The kind of success the Nationals are seeing this year isn’t even a once-in-a-generation thing. It’s more like several generations. A ballclub from the nation’s capital hasn’t contended for a title this late in the season since 1945, when a Senators team full of rookies, castoffs and even an amputee pitcher made an improbable run that went down to the last week of the season and ended all too early, literally.
If it wasn’t for Senators owner Clark Griffith, baseball might have been called off during World War II. But the “Old Fox” personally urged President Franklin Roosevelt to keep the major leagues alive, even as the game’s biggest stars headed off to serve overseas. Even with the Allies closing in on victory in 1945, the top players were still away, leaving youngsters and older players deemed unqualified for military duty to keep the game going.
The Senators, who had fallen from their 1920s and 1930s glory days, benefited from the wartime situation, with a roster of journeymen and recent minor leaguers. At age 36, knuckleballer Dutch Leonard led an aging starting staff that compiled 74 of the team’s 87 wins that season. A light-hitting order of players like 30-year-old rookie George “Bingo” Binks and 39-year-old Joe Kuhel, the last holdover from the 1933 pennant winners, would put just enough runs on the board to back them up.
The team struggled early on, but won 10 of 11 in early July to pull within three games of the Detroit Tigers and Hank Greenberg, the first big star to head off to war and the first to return. The Senators would hail the return of their own war hero, Buddy Lewis, who had flown more than 350 missions as a cargo pilot, and went on to become the team’s top hitter at .333.
Think Washington’s tradition of honoring wounded warriors at games is a recent one? Not only did Griffith pay tribute, he actually signed one and sent him to the mound. Bert Shepard was an aspiring pitcher who was shot down in Europe and lost a leg in a German POW camp. But wearing a prosthetic leg, he taught himself to throw again, and after returning to the U.S., impressed Griffith enough to be signed as a coach and added to the roster.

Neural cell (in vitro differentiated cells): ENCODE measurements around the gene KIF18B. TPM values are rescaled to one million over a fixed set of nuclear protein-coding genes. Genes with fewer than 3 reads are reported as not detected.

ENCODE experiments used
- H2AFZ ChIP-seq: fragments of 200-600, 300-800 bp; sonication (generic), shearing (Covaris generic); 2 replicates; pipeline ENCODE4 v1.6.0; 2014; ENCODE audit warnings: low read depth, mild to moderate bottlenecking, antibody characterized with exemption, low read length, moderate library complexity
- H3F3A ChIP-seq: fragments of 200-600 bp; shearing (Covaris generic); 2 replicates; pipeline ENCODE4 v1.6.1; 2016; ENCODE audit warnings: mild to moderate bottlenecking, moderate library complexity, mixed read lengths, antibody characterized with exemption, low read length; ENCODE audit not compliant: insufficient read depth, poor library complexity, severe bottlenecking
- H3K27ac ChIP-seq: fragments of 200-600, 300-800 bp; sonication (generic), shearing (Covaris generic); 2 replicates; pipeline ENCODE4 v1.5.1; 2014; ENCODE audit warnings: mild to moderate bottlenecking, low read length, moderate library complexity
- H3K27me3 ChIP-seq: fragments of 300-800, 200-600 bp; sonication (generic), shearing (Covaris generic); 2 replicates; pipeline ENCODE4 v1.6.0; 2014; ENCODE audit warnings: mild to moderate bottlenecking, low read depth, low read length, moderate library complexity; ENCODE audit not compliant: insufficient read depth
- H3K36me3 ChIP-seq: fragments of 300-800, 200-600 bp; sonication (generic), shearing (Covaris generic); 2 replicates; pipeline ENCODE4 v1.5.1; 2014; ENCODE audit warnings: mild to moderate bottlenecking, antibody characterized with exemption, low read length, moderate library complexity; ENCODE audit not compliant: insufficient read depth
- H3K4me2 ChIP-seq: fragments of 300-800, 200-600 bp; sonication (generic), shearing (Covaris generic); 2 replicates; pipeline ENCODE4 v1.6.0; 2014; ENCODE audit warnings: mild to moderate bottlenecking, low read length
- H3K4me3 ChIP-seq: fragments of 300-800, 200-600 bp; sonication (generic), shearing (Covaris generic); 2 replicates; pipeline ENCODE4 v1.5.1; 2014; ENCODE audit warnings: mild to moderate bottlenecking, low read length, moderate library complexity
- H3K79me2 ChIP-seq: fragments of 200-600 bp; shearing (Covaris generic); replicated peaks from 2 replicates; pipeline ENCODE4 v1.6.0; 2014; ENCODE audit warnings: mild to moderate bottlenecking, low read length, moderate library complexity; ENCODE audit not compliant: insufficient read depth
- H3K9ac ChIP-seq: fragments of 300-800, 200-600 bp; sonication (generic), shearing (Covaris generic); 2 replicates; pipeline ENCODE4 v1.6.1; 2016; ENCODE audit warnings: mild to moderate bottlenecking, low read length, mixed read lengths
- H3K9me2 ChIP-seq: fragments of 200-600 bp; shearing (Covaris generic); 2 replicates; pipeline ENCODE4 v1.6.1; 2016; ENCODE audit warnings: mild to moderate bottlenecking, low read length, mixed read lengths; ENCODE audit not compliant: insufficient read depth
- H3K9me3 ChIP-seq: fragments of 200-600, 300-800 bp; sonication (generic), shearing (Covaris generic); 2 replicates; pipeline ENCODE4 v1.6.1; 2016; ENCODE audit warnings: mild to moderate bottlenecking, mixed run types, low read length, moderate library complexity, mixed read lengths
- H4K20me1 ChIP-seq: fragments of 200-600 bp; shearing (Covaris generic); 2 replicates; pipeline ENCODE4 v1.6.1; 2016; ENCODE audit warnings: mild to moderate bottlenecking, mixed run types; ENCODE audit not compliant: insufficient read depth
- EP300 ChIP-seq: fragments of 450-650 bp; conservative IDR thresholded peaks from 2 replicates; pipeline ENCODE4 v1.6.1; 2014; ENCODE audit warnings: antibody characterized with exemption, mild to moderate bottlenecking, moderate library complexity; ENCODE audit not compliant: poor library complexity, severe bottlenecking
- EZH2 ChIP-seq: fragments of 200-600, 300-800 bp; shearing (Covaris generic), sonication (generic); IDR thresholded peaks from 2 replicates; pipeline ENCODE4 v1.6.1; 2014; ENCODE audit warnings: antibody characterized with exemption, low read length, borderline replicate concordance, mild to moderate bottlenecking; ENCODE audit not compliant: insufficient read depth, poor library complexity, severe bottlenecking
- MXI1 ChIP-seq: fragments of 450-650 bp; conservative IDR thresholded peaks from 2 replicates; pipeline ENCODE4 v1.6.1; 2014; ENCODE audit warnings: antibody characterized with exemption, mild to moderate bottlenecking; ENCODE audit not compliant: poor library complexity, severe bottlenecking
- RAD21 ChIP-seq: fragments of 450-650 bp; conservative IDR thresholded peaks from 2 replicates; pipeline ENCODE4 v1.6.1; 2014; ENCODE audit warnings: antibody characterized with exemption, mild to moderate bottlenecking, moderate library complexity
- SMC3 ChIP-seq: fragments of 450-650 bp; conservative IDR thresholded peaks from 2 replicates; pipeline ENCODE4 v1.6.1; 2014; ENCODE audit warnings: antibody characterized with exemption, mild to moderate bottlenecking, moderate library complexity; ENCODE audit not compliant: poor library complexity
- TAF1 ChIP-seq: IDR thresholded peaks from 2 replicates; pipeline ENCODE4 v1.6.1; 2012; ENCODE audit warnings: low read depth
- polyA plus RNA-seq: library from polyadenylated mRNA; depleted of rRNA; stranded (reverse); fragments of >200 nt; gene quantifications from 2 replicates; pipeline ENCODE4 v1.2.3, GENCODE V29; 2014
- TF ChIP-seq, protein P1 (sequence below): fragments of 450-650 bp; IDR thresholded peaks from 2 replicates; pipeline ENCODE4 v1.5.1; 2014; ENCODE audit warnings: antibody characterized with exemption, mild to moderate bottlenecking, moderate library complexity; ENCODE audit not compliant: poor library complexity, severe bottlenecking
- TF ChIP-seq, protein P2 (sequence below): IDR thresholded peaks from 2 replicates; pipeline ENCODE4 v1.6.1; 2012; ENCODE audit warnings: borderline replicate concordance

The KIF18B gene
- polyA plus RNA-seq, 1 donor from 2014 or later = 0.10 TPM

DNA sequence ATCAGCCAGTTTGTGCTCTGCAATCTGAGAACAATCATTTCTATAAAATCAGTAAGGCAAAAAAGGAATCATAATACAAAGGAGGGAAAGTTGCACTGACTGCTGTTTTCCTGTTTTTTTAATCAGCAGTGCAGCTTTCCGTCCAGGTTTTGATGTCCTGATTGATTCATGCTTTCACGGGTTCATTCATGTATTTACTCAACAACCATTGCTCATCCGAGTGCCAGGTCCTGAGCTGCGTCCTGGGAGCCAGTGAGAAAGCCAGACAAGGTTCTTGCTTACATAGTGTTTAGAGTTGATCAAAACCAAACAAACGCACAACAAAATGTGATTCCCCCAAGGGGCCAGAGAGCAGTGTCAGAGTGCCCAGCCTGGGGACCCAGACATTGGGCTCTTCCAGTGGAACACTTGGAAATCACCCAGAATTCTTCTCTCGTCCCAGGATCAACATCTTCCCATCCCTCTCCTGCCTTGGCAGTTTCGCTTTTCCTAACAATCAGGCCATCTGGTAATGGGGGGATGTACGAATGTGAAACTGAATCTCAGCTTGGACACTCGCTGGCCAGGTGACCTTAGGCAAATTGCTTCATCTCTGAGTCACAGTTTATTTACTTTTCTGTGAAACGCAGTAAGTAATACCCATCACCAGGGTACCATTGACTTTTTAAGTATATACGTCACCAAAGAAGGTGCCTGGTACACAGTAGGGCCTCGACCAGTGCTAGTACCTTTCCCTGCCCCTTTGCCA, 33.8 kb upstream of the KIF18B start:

On Aug. 4, with the team playing the fourth of five consecutive doubleheaders, the starter and first reliever in Game 2 were getting rocked by the Boston Red Sox, 14-2 in the fourth inning. Manager Ossie Bluege brought in Shepard for his only big league appearance. He went on to toss 5 1/3 innings of three-hit ball, allowing just one run. Shepard received the Distinguished Flying Cross between games of a doubleheader later that month.
The Senators played their best ball late in the season, climbing 24 games over .500 at one point, but they could never catch the high-flying Tigers. They pulled within one game by winning their final contest on Sept. 23. But Griffith had rented out his stadium to the Redskins for the final week of the season, and they had to wait while Detroit played out its schedule. A week later, the Tigers clinched the pennant by beating the St. Louis Browns 6-3 on Greenberg’s ninth-inning grand slam.
Washingtonians had a lot to cheer about in 1945: The end of a war that had gripped the nation and the world for more than four years, and a surprising team that played right down to the wire. But it would be the last time they would witness winning baseball for 24 seasons, and the last time they would see a pennant race in 67 years.
Marty Niland blogs about the Nationals for D.C. Baseball History. His thoughts on the Nationals will appear here as part of MASNsports.com’s season-long initiative of welcoming guest bloggers to our site. All opinions expressed are those of the guest bloggers, who are not employed by MASNsports.com but are just as passionate about their baseball as our roster of writers.